NEW YORK (Dow Jones)--Salesforce.com Inc. (CRM) Chief Executive Marc Benioff announced Thursday a product that will enable clients to more easily engage with their customers through Facebook, Twitter and other social networks.
The product, dubbed Service Cloud 3, is part of the San Francisco company's broader push to make its software-as-a-service technology more of a social experience. Salesforce's service cloud, which has more than 15,000 customers, aims to aggregate pools of information across the Internet and provide a platform for customer service.
"The world is going social," Benioff said Thursday at a conference at New York City's Javits Center. "I want to know why all enterprise software isn't more like Facebook. If it can be this powerful in the consumer world, why can't it be the same for the enterprise world?" Benioff also criticized rivals that he says aren't incorporating the social atmosphere in their products.
Cloud 3 lets businesses monitor and respond to customer feedback appearing on social-networking sites. Salesforce says its product will enable companies to monitor all that data in a more efficient manner.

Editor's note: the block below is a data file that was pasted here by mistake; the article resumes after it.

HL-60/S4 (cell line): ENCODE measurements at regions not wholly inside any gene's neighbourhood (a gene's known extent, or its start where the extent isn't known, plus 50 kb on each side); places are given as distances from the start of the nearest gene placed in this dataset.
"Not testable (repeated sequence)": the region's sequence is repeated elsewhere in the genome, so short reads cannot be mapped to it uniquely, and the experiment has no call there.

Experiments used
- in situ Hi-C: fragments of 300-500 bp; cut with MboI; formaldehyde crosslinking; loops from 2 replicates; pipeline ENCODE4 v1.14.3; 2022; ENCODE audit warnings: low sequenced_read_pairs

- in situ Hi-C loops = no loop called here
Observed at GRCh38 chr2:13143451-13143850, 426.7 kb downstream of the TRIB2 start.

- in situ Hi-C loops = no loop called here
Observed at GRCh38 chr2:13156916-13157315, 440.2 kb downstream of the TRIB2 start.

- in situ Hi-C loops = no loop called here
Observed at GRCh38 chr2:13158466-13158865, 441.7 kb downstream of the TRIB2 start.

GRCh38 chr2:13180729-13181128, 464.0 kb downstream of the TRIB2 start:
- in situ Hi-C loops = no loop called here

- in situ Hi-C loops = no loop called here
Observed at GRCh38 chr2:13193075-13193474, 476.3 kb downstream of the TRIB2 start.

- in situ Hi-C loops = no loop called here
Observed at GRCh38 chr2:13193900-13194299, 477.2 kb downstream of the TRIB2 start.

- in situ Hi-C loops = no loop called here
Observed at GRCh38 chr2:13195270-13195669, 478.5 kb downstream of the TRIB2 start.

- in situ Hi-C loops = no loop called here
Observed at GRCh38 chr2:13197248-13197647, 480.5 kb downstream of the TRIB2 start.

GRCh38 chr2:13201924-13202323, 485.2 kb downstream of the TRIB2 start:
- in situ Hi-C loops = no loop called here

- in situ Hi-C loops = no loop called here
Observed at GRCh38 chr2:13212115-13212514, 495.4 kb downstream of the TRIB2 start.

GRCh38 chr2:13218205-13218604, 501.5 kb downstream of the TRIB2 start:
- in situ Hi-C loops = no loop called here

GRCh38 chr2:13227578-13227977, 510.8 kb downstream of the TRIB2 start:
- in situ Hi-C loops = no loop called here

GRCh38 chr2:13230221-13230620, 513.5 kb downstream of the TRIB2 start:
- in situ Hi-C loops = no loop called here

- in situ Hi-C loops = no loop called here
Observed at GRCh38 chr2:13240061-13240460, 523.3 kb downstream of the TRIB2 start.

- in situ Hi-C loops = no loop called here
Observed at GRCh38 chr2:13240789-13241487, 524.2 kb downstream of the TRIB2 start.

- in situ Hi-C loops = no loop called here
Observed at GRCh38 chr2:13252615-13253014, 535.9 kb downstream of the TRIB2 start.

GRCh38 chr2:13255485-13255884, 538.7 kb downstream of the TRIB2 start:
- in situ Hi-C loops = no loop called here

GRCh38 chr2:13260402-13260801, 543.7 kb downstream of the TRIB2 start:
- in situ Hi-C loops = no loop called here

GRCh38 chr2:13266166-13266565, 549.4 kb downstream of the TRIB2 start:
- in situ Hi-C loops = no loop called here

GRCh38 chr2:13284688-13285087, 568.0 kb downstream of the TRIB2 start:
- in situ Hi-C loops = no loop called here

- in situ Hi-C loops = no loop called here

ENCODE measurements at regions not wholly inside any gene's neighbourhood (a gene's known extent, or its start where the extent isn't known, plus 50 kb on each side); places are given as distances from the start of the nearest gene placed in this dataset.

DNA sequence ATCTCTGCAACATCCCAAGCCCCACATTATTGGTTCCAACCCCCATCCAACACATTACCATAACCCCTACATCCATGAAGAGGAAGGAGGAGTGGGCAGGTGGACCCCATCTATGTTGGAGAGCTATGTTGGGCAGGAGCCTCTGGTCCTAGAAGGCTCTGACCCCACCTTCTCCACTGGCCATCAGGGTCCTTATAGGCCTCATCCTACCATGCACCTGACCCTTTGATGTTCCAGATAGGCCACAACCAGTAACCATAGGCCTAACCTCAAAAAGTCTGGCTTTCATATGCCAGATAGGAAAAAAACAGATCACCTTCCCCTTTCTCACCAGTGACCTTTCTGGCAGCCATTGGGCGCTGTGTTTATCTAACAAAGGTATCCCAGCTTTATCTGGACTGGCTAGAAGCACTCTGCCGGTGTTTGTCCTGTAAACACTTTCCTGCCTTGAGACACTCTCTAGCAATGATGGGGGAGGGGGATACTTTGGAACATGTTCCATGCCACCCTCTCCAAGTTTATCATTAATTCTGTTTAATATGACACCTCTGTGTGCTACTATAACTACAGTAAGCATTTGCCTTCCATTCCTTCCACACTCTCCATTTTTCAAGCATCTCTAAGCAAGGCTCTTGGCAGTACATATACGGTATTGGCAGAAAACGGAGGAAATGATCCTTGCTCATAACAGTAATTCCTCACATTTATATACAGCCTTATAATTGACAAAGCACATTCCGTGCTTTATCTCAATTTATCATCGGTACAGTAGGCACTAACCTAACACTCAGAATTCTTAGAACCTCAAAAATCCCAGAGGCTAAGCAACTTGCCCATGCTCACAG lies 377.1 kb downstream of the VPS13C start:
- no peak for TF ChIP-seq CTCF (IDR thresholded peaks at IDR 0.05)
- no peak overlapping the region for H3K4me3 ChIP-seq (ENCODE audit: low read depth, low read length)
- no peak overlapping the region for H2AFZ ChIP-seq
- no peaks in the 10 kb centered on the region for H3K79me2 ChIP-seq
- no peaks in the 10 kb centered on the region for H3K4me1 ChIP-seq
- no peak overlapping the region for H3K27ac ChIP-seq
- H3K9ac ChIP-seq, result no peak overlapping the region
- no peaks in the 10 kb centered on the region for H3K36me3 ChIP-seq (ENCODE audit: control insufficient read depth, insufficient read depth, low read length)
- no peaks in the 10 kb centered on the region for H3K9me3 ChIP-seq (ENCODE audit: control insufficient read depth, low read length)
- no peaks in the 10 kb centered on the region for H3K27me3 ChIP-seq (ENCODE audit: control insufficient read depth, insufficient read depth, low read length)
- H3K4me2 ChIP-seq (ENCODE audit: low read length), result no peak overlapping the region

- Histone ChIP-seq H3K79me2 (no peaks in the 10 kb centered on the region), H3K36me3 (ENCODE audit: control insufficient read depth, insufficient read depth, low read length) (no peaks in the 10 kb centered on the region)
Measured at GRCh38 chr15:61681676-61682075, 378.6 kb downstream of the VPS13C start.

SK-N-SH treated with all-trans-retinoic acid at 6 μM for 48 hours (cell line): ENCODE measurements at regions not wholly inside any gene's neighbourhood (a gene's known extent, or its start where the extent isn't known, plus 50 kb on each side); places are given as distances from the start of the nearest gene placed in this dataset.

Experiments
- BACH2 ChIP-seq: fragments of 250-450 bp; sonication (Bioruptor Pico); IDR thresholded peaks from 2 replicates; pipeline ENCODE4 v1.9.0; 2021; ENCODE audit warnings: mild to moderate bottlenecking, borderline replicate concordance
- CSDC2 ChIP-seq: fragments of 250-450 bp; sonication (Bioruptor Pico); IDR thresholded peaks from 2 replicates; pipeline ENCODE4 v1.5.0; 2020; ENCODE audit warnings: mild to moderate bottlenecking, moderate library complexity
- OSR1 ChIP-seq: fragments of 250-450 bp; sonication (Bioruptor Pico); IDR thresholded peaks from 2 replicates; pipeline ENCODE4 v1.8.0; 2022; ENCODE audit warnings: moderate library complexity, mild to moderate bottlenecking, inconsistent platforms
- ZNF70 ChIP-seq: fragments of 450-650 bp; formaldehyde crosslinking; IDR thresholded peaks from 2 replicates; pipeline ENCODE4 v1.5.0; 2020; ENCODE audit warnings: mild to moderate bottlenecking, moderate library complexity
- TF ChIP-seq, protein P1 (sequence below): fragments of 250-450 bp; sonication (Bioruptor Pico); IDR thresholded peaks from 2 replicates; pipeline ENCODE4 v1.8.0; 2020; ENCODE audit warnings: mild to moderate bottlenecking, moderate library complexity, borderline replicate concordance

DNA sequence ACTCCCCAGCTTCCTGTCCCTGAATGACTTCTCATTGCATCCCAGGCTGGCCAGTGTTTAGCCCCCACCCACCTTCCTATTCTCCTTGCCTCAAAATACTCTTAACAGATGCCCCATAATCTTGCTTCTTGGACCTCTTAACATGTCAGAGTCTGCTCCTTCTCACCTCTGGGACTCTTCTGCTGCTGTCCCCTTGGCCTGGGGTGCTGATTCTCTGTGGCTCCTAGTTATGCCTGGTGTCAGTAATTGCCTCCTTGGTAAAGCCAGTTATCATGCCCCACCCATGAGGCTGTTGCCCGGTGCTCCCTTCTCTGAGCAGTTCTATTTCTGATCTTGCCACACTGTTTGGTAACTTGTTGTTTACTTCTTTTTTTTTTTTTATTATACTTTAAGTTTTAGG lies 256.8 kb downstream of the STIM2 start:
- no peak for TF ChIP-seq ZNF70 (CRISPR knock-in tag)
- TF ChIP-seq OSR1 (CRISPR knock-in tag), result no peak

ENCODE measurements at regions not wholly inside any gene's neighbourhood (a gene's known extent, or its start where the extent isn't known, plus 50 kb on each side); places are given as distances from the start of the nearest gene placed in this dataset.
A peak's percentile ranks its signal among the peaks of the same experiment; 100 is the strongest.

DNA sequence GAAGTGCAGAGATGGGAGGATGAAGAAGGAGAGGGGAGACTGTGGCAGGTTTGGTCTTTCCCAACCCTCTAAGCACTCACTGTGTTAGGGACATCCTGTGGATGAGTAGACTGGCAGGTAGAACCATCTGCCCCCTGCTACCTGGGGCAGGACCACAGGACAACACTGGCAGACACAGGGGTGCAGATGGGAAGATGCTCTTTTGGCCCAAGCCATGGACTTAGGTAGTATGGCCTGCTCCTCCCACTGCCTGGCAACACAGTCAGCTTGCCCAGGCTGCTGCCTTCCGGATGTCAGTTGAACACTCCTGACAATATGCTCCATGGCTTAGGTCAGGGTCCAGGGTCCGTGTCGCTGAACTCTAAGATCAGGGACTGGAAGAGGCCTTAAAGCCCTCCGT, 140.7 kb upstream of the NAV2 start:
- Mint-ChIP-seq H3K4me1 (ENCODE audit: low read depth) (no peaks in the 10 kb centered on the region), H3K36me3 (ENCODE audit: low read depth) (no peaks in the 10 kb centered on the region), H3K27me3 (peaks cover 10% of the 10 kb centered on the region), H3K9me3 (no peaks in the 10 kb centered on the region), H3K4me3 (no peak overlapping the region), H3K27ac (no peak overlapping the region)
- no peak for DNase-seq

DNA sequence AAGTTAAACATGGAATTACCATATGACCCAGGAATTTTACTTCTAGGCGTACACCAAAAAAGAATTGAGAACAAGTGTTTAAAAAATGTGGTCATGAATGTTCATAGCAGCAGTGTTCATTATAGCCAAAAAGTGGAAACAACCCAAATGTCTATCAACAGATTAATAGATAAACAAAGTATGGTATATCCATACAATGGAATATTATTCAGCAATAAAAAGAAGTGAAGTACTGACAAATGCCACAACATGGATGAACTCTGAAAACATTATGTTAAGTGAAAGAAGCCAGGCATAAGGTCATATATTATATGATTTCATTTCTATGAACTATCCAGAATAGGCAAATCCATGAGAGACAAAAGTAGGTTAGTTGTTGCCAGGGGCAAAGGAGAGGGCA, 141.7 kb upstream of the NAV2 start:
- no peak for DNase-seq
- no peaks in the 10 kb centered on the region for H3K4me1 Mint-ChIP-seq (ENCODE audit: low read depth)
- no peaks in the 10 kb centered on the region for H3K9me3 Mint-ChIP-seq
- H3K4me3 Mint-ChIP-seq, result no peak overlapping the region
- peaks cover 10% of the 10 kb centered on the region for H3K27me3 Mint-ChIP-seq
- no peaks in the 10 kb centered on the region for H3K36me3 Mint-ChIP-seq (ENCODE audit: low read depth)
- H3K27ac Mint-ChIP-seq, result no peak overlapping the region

Salesforce has been investing heavily recently in making its products more social. Chatter, with its Facebook-like interface, is a prime example; the company advertised the product during the Super Bowl. Thursday, Benioff touted Chatter's growth, noting more than 85% of the company's 92,300 total paying customers have deployed Chatter since its release in June.
"It's been our most successful product ever," he said, noting the decision to implement social elements into Salesforce's business model wasn't a difficult one to make, especially as consumers have flocked to Facebook and Twitter. "We're seeing wall-to-wall adoption with Chatter at a rate that we've never seen before."
The unveiling of Service Cloud 3 comes as Salesforce has made some acquisitions and released a slew of new features in recent months. Salesforce announced earlier this year that it acquired messaging and screen-sharing company Dimdim for about $31 million, building on Chatter's rapid adoption. In December, Salesforce unveiled Database.com, a database-as-a-service product that competes in a market estimated to be worth more than $20 billion.